What can milk be tested for?

Discussion in 'Goats' started by homebirtha, Aug 5, 2005.

  1. homebirtha

    homebirtha Well-Known Member

    Feb 19, 2004
    Can you test milk for brucellosis and TB? I know you can check somatic cell counts, although I'm not sure how helpful that information is. And you can have cultures done to see what bacteria is in the milk. Anything else that can be checked in the milk to make sure it's safe?
  2. citygoatwoman

    citygoatwoman Member

    Apr 21, 2005
    you can test milk for listeria, e.coli, among others. the lab can look for specific bacteria, though i found it can get expensive. my opinion: if your goats act and appear healthy, if they eat fresh, unmoldy feed, and your milking practices are sanitary, and the milk is cooled quickly, then the milk should be good and safe! i did, however, do the somatic count, which just shows the *overall* bacteria count, doesn't tell you which ones specifically. the lab tech reported that it was the cleanest raw milk she'd ever seen. she asked me twice if i'd pasteurized it.

  3. Julia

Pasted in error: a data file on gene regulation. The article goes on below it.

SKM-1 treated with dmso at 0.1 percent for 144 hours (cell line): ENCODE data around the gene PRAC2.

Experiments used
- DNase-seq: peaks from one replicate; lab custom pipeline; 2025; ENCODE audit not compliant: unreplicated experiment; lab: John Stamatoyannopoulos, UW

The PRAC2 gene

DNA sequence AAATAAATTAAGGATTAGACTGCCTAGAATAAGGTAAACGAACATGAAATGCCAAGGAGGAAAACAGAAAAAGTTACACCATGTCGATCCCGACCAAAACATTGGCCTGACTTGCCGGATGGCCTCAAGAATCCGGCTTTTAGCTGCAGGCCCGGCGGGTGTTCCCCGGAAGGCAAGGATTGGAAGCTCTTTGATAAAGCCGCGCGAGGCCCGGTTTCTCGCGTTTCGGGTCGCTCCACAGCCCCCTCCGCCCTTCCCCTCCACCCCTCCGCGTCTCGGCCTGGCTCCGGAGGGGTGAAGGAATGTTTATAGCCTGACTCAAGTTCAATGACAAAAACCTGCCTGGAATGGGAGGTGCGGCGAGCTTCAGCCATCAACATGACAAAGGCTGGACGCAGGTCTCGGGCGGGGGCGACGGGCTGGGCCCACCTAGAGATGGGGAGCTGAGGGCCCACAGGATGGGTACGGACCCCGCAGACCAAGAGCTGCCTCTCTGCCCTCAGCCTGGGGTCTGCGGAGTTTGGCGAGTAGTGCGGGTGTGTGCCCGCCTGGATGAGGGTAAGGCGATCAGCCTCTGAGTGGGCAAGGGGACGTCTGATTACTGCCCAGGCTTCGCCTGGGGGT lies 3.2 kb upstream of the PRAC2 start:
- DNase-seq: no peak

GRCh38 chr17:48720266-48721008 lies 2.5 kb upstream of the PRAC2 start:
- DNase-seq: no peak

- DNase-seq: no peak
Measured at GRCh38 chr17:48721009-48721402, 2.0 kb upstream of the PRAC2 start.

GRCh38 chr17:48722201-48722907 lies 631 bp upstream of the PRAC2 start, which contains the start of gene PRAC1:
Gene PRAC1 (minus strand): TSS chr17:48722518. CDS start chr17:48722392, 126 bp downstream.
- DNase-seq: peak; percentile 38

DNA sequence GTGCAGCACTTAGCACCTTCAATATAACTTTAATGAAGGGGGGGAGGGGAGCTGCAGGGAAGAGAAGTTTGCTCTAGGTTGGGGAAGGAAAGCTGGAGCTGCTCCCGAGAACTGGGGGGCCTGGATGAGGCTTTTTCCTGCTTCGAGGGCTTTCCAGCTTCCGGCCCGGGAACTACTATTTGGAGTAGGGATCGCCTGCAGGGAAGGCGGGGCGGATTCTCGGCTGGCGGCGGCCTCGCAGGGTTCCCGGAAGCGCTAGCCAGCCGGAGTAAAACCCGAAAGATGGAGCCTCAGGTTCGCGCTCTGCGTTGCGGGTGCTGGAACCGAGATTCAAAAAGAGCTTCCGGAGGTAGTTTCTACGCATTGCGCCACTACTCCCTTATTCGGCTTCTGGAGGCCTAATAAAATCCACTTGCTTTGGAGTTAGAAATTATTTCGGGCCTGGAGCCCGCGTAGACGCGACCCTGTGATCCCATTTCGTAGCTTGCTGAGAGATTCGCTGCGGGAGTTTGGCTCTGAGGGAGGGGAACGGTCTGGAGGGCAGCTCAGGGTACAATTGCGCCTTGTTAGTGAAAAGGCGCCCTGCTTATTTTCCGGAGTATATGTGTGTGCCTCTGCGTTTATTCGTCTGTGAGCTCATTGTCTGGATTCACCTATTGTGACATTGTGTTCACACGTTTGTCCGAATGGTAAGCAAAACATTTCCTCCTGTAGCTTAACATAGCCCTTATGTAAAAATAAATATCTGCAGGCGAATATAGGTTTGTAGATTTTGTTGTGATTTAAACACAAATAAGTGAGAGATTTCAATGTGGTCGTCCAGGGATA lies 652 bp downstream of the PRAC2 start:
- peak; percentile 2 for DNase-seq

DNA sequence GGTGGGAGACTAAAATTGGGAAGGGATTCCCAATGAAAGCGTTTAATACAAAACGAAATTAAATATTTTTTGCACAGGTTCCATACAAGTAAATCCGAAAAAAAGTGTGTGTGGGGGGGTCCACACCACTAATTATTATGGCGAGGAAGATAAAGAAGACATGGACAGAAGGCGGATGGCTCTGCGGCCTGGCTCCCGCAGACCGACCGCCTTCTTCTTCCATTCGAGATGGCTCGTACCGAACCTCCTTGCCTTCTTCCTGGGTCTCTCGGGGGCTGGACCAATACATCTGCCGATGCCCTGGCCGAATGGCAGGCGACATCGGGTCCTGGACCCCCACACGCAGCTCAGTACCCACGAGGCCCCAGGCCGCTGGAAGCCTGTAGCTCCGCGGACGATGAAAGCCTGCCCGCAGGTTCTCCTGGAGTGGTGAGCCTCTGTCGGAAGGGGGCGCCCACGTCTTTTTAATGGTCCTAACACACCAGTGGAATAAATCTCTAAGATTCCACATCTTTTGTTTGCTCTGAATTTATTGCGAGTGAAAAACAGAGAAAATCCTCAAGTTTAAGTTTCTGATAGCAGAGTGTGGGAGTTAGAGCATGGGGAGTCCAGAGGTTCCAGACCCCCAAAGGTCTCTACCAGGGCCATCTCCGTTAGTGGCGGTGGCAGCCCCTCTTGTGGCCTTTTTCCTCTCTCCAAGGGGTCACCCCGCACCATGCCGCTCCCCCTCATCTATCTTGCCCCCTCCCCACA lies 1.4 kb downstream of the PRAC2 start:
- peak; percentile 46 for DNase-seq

Julia Well-Known Member

    Jan 29, 2003
    You're confused. :) Plate counts tell you how many bacteria are growing in your milk; somatic cell counts are an indication of whether or not the dairy animal tested is mounting an immune response to disease within the udder, i.e. mastitis. Bacteria can get in your milk either premilking or post milking, and you solve each problem differently.

    Don't mean to rain on your parade, but generally when milk shows no bacterial growth by the time it makes it to the lab, there's something inhibiting it---either antibiotics from insufficient withdrawal time after treating an animal, or insufficient rinsing of utensils after sanitizing. It's not usually a good thing.

    As far as TB and Brucellosis go, you test the animal, not the milk. And you can test milk for any pathogen (although it's expensive), but it won't get you much since you'll have to do it again on the next milking to be sure of anything. Listeria bacteria (which cause listeriosis) are ubiquitous---everywhere in the soil---and whether or not your milk tests postive for them can change from milking to milking, depending on how you've handled the milk.

    It's not as easy as just testing once, and figuring everything is OK. It's an ongoing task that you have to have some understanding of, or you're just gambling.